Examination of biopsy samples from the edges of ulcers reveals two zones: superficial – necrotic and deep – inflammatory. In the surface layers of necrosis, the flora is plentiful and diverse (cocci, rods, fusobacteria, spirochetes, etc.), in the deeper layer adjacent to living tissues, fusospirochetes sharply prevail. The underlying tissues are in a state of acute inflammation. Inside the living tissue, only spirochetes are found.
The cytological picture of scrapings from ulcers with Vincent’s ulcerative necrotic stomatitis corresponds to a non-specific inflammatory process.
Differential diagnosis. First of all, it is necessary to exclude HIV infection. In addition, Vincent’s ulcerative necrotic stomatitis is differentiated from ulcerative lesions in blood diseases (leukemia, agranulocytosis, infectious mononucleosis), mercury poisoning, and mourning. In necrotic ulcers with these diseases, fusospirochetes in large quantities are also found. Rashes with secondary syphilis in the oral cavity can be secondary complicated by Vincent’s stomatitis. In order to avoid possible errors, in all cases of ulcerative gingivitis and stomatitis, an anamnesis should be carefully collected, taking into account not only local, but also general clinical manifestations, a general clinical blood test, analysis for HIV infection, Wasserman reaction, and if contact with mercury is detected – urine analysis for mercury. As mentioned above, fusospirochetosis can complicate the course of other ulcers (for example, decaying cancer of the oral mucosa). Therefore, the cytological method of research is of great importance in differential diagnosis.
Treatment of Vincent’s Necrotic Stomatitis
An important condition for successful treatment is a thorough sanitation of the oral cavity. After anesthesia, the decay of necrotic tissues, dental deposits are removed. The use of broad-spectrum antibiotics contributes to a quick cure. Frequent (4 – 5 times a day) rinsing with antiseptic solutions (0.05 – 0.1% chlorhexidine solution, 1 – 2% hydrogen peroxide solution) is necessary. A good effect is achieved by the use of Trichopolum 0.5 g 2 times a day for 5 to 7 days. To suppress microbial sensitization, antihistamine therapy (phencarol, tavegil or suprastin) is performed. Vitamin C is also prescribed (up to 1.5 g per day). Locally used enzyme preparations for the lysis of necrotic plaque, and then keratoplastic ointments (solcoseryl, methyluracil). When the process is localized, a solution of interferon is instilled in the pharynx. The prognosis for timely and adequate treatment is favorable. In the acute stage associated with difficult eruption of the third molars, surgical manipulations are not recommended. With proper treatment, epithelialization occurs in the acute process after 3 to 6 days, in the chronic – somewhat slower. Severe cases of Vincent’s ulcerative necrotic stomatitis, especially recurring when the treatment is carried out untimely or incorrectly, lead to irreversible changes: bone resorption, gum subsidence (retraction), severe periodontitis. After treatment, the gingival papillae may disappear, conditions are created for food retention, the progression of periodontitis. In other areas of the mucous membrane, in addition to the gums, the tissue is usually restored when the cure is complete, only after deep and extensive ulcers scars remain.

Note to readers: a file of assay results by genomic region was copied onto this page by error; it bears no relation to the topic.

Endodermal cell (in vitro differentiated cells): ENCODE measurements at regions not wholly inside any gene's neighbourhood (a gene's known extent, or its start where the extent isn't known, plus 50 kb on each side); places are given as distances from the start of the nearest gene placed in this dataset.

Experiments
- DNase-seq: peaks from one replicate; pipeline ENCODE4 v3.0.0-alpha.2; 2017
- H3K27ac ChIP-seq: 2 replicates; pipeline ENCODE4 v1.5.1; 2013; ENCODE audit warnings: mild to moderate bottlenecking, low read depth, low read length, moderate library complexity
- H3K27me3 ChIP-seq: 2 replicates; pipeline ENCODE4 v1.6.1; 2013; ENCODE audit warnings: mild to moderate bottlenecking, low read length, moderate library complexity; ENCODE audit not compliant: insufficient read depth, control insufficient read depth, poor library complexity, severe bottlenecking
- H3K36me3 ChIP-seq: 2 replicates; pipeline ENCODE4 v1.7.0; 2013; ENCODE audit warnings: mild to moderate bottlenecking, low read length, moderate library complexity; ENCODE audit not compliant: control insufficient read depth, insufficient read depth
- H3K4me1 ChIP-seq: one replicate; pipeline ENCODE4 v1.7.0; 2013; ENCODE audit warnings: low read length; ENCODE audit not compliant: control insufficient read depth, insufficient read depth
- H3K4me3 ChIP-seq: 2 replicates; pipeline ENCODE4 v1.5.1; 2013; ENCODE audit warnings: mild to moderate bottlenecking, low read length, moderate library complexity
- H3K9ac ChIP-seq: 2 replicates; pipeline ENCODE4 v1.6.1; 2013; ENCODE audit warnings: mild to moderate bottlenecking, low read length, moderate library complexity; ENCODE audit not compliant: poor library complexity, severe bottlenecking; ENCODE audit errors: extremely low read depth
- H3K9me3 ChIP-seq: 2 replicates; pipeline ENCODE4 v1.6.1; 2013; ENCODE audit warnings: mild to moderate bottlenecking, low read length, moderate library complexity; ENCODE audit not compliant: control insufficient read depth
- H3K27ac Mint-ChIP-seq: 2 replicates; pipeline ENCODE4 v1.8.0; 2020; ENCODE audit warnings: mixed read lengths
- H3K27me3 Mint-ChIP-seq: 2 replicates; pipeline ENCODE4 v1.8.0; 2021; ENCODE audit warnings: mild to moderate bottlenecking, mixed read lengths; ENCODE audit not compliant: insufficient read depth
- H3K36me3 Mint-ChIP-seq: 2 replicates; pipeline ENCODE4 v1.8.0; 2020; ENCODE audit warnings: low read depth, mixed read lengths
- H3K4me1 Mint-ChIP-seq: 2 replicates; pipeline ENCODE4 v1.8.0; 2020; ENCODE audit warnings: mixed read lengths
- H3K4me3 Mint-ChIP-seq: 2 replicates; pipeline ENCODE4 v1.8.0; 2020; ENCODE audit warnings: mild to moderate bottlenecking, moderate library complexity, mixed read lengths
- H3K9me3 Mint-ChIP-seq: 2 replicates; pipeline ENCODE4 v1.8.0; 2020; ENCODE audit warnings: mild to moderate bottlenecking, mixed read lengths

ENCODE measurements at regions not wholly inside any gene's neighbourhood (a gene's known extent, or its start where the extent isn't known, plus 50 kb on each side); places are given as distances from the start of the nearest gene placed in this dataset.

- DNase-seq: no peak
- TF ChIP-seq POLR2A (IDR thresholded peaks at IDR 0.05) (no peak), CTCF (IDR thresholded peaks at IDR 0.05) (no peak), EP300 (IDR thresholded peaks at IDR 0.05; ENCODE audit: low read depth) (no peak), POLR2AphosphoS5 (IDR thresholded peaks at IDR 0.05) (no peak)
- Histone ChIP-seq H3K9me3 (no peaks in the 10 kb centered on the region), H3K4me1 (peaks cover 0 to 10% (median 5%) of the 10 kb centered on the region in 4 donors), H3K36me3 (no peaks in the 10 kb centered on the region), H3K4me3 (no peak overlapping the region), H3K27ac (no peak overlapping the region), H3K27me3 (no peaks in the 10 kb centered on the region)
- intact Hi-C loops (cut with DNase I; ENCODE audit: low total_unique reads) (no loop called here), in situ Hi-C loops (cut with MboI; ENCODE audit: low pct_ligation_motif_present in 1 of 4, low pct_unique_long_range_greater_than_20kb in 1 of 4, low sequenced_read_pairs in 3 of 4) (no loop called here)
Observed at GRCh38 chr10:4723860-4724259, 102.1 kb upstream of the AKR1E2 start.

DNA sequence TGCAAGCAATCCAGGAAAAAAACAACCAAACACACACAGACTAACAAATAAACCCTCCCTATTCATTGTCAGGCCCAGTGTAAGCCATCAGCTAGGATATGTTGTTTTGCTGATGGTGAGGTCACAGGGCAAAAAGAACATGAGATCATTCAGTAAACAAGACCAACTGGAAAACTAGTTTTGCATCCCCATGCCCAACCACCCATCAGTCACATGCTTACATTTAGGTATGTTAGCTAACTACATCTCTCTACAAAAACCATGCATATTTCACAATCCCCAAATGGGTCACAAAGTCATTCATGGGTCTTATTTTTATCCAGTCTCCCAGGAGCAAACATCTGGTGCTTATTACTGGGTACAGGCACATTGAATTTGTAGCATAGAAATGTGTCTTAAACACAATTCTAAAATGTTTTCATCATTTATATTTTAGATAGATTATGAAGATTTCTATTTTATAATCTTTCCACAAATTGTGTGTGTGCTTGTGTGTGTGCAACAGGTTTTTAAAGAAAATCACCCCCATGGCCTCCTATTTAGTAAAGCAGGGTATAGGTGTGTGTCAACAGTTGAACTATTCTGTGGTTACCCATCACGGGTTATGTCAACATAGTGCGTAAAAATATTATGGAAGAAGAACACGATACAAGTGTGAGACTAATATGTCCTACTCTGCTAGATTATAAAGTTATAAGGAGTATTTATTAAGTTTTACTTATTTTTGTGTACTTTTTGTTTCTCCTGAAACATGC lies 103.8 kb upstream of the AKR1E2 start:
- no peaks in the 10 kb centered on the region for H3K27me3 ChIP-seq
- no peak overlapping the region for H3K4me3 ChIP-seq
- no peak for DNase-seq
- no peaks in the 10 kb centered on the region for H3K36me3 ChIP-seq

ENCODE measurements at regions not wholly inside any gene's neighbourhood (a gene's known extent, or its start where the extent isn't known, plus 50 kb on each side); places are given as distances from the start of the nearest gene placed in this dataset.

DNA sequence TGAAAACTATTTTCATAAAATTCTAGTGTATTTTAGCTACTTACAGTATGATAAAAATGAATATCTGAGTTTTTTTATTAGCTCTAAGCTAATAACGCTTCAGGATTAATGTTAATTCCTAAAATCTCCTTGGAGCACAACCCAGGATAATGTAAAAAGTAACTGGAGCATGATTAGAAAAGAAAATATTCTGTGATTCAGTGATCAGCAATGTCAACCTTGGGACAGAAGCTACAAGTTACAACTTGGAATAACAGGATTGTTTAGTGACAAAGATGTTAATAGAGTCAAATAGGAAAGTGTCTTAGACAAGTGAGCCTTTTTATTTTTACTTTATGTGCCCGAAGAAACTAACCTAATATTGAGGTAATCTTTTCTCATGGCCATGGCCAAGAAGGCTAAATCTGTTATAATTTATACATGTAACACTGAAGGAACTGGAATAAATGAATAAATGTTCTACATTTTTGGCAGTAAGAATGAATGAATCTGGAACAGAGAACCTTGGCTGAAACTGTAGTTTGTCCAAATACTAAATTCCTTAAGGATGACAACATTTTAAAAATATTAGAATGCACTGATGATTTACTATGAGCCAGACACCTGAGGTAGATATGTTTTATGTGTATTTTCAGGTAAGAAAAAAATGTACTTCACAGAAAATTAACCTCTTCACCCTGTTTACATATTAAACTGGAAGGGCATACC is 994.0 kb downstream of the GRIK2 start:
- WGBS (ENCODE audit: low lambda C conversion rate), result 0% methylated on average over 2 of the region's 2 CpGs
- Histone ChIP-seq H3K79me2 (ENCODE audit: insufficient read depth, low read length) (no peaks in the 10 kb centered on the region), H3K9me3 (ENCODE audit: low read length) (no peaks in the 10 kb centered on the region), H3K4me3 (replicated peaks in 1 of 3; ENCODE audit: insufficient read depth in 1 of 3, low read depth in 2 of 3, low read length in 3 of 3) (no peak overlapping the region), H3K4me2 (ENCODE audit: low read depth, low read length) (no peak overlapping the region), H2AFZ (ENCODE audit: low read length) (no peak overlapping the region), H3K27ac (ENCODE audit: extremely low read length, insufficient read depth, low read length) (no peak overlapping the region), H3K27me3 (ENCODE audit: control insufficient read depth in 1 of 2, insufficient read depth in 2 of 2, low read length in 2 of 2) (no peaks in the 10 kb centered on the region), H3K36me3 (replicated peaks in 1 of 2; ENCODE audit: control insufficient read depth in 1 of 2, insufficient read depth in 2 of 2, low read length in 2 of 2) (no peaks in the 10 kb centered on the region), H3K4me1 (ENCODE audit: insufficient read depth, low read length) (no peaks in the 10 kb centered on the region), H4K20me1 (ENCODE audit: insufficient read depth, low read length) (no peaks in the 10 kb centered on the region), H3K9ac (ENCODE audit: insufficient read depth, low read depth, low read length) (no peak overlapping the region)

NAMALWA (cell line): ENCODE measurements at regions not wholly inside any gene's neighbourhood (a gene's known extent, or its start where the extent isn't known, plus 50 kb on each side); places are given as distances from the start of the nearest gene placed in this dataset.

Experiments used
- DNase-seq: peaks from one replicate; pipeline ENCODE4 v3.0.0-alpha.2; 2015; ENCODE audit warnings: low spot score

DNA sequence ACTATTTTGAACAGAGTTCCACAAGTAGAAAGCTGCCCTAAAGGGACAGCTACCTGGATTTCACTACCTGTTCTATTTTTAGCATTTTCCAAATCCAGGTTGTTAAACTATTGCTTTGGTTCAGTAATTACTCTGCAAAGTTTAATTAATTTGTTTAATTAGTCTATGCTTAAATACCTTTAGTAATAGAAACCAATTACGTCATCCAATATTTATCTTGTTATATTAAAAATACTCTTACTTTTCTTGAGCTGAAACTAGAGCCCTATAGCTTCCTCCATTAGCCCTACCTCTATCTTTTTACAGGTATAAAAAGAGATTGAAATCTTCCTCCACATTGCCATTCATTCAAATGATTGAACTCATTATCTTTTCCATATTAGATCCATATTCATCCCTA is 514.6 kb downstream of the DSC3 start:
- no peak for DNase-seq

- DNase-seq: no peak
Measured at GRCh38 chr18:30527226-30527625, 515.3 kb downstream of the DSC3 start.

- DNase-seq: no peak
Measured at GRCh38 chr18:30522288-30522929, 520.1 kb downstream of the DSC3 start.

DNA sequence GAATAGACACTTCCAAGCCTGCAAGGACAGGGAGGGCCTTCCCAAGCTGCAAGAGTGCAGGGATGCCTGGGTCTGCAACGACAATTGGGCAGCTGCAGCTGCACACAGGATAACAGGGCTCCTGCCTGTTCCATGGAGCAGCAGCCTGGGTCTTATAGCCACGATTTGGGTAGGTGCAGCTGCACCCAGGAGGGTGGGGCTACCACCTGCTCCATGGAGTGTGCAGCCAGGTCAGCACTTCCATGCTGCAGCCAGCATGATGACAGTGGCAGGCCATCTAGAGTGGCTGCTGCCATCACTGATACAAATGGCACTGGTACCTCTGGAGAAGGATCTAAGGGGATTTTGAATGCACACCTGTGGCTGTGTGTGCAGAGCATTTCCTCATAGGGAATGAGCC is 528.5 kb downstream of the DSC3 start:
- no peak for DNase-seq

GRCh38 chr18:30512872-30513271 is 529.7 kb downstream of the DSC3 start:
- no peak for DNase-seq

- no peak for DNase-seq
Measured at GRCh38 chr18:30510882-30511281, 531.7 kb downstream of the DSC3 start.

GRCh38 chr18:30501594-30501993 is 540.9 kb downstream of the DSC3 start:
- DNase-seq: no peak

The treatment of symptomatic ulcerative necrotic stomatitis with blood diseases, mourning, mercury poisoning consists mainly in the general effect on the body.
Persons who have undergone Vincent’s stomatitis should be under medical observation for at least 1 year, and the first examination is carried out after 1 – 2 months.
The prognosis of angina and Vincent’s stomatitis is favorable, although in some cases, in the absence of rational therapy, the disease is delayed and can last several months. Relapses are possible.
Prevention of Vincent’s Necrotic Stomatitis
To prevent fusospirillosis, it is recommended to regularly reorganize the oral cavity, follow the rules of oral hygiene, especially during infectious diseases that reduce immunity, as well as in the treatment of bismuth preparations.